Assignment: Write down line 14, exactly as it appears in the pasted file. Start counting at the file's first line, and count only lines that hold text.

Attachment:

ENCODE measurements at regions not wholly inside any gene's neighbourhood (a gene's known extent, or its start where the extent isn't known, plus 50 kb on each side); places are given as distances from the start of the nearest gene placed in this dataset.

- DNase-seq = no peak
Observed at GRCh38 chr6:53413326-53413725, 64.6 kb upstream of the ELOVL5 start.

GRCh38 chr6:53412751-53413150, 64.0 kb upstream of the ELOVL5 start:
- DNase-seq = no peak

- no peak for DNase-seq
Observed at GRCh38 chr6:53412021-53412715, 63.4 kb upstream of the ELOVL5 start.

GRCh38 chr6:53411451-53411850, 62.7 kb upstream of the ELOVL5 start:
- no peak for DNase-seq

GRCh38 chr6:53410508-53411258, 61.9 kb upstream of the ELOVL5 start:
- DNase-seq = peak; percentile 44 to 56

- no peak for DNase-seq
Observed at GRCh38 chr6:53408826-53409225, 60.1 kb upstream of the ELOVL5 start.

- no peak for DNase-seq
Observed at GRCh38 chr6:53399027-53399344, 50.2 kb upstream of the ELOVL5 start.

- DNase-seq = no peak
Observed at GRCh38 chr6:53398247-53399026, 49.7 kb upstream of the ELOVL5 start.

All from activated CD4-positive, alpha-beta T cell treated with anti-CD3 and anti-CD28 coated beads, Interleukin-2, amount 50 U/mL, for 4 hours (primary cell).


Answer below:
- no peak for DNase-seq